Restored train parked outside Breckenridge |

Restored train parked outside Breckenridge

Daily Staff Writer
Bob Compher of Urlich Locomotive Works lines up the track with track on the flatbed. Six inches of track had to be cut from the left rail to get an exact fit.

Restored train parked outside BreckenridgeBy Jane StebbinsSummit County CorrespondentThe black paint of Locomotive 111 shines in the sun, wooden doors gleam, the smokestack rides high in the sky. Inside, wainscoting glows below the Tuscan red-painted ceiling.

It’s a far cry from the condition it was in last summer, when Breckenridge town manager Tim Gagen outlasted a professional bidder at auction to win the locomotive. The water injectors and whistle were lost in a fire at the Hudson Depot in Hudson, Colo. The boiler jackets had been misplaced after workers removed the asbestos. The number plate had been stolen.But ironworkers at the Uhrich Locomotive Works foundry in Strasburg, located east of Denver, were able to make new water injectors. The boiler jackets were replaced. And, in a strange twist of fate, the foundry recast a number plate – and traded the replica for the original with the man who stole it.Now, the steam locomotive and its tender, similar to one that rode the rails over Boreas Pass in the 1880s, will begin its slow trek from Strasburg to Breckenridge.Town historian Rebecca Waugh is about as giddy as she ever gets. “It’s very exciting,” she said. “I think it’s going to be Breckenridge’s greatest tourist attraction.”This train was built by the Baldwin Locomotive Works in Philadelphia in April 1926 and shipped to Central America. There, it hauled bananas for the United Fruit Co. most of its life.”It’s one of the last authentic steam locomotives made by them,” Waugh said. “It’s a little bigger and more powerful. That’s one of the reasons we wanted it. If it undergoes a functional restoration, it would be strong enough to pull a train.”Locomotive 111 and its coal tender are similar to another train, No. 537, that ran through Breckenridge at the turn of the century. It and the No. 40 – which also worked in Central American and now serving the Georgetown Loop – have since been brought back to the United States. Others are located in Idaho Springs, Boulder, Central City and Golden.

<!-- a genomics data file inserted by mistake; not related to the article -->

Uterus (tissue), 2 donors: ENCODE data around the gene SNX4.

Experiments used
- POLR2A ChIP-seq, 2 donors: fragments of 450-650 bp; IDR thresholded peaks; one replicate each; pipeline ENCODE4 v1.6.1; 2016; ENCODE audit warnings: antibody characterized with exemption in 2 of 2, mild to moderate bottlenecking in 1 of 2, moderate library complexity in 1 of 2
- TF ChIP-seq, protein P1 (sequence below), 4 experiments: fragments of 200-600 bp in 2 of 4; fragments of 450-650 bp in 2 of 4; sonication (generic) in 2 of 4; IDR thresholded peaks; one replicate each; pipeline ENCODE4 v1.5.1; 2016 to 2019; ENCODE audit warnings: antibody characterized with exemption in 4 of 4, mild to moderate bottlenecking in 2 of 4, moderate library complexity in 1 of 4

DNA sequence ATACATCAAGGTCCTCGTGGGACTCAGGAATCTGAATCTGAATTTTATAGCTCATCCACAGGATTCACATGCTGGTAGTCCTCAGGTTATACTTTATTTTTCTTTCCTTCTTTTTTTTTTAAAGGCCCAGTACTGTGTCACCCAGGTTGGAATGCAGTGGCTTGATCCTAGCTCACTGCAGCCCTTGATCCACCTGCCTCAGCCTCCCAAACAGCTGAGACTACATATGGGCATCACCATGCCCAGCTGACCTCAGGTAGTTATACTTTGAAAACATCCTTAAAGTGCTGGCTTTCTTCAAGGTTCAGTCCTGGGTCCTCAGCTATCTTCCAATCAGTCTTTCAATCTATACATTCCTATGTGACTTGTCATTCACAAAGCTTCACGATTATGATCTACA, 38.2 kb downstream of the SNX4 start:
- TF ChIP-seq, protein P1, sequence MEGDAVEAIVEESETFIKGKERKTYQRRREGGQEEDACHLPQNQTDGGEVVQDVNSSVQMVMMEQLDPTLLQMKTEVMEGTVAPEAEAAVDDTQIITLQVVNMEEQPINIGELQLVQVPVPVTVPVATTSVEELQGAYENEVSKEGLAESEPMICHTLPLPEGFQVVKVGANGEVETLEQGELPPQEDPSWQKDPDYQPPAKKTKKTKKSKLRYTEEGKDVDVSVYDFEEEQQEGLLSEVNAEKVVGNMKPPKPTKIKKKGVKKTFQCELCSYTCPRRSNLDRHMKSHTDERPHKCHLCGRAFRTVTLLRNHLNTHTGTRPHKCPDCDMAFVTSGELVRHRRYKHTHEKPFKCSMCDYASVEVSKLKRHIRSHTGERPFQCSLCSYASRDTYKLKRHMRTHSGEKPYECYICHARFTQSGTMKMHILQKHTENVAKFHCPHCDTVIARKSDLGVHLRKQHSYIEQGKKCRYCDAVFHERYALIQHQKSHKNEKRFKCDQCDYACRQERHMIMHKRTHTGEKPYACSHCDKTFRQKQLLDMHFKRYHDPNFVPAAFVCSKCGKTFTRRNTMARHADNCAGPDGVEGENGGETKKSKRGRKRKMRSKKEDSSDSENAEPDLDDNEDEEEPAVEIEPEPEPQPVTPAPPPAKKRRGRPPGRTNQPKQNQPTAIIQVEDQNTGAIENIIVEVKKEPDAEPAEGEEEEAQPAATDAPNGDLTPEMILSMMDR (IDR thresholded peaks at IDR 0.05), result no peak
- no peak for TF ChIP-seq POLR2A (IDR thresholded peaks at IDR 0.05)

The most recent owners originally envisioned building an old West town near Hudson, Colo., complete with railroad tracks, switches, a water tank, Victorian homes and steam locomotives. The dream faded, however, and the owners began to sell their equipment, Waugh said.According to Waugh, railroad buffs aren’t selling off their cars and engines these days. “This is the only steam locomotive on the face of the Earth that’s coming up for auction,” she said. “Everyone’s holding onto their rolling stock – even in South America.”

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